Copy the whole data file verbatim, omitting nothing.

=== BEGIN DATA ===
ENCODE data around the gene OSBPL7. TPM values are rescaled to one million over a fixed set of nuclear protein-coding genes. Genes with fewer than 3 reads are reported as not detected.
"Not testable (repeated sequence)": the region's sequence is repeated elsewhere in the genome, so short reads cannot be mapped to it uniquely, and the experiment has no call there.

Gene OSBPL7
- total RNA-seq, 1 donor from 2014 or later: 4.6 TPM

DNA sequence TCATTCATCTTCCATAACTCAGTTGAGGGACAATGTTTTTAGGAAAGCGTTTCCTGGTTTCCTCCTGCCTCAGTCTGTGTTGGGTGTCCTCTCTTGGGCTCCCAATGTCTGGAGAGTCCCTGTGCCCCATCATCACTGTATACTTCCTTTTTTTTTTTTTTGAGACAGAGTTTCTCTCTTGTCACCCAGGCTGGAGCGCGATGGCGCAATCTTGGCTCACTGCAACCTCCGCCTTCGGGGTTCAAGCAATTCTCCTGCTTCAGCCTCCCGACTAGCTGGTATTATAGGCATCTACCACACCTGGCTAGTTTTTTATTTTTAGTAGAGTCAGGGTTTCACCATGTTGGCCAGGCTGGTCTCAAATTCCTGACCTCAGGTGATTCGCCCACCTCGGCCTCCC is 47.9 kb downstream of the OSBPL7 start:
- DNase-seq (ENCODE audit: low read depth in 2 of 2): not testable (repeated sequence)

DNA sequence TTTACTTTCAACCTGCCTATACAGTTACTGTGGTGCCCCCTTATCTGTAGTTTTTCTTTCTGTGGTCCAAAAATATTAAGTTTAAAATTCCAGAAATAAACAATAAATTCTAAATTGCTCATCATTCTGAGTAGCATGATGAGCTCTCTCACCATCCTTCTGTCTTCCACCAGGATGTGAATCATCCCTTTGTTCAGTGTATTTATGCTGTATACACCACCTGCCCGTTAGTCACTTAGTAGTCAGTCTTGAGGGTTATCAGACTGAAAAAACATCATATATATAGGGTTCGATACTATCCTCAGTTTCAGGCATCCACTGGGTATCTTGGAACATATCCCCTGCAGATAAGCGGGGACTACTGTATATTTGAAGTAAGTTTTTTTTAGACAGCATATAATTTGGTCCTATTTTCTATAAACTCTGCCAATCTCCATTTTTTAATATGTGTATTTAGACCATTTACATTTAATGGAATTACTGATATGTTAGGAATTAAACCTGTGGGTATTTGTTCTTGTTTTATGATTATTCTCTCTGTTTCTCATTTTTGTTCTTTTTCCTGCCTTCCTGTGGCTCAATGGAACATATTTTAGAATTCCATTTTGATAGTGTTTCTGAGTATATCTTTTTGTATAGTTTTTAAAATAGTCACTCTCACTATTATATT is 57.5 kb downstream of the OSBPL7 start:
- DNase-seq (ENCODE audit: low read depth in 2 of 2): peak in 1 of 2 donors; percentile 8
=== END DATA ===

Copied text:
ENCODE data around the gene OSBPL7. TPM values are rescaled to one million over a fixed set of nuclear protein-coding genes. Genes with fewer than 3 reads are reported as not detected.
"Not testable (repeated sequence)": the region's sequence is repeated elsewhere in the genome, so short reads cannot be mapped to it uniquely, and the experiment has no call there.

Gene OSBPL7
- total RNA-seq, 1 donor from 2014 or later: 4.6 TPM

DNA sequence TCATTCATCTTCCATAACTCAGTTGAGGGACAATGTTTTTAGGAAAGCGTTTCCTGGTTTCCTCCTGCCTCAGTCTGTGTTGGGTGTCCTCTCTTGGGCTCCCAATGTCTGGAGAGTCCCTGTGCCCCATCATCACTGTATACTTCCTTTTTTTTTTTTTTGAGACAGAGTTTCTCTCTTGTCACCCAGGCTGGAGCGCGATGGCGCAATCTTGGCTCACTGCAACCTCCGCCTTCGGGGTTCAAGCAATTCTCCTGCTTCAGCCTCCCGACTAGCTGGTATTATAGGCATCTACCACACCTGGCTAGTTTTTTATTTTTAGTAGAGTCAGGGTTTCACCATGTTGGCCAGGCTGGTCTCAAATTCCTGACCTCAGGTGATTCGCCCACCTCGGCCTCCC is 47.9 kb downstream of the OSBPL7 start:
- DNase-seq (ENCODE audit: low read depth in 2 of 2): not testable (repeated sequence)

DNA sequence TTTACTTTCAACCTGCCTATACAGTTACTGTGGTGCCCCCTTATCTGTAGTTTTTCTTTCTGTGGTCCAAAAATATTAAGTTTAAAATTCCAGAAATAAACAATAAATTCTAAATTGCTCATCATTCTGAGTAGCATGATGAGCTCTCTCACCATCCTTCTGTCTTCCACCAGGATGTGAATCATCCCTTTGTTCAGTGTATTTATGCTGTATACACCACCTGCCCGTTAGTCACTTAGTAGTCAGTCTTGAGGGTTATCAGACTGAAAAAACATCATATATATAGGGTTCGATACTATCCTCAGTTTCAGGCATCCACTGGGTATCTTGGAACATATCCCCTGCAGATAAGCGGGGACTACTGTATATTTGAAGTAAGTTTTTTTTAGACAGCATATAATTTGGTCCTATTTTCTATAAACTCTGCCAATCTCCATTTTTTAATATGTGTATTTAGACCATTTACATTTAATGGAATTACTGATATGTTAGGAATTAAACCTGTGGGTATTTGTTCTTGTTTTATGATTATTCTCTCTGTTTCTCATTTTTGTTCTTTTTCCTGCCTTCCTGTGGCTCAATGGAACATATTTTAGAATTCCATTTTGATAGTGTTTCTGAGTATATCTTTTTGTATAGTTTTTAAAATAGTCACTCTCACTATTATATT is 57.5 kb downstream of the OSBPL7 start:
- DNase-seq (ENCODE audit: low read depth in 2 of 2): peak in 1 of 2 donors; percentile 8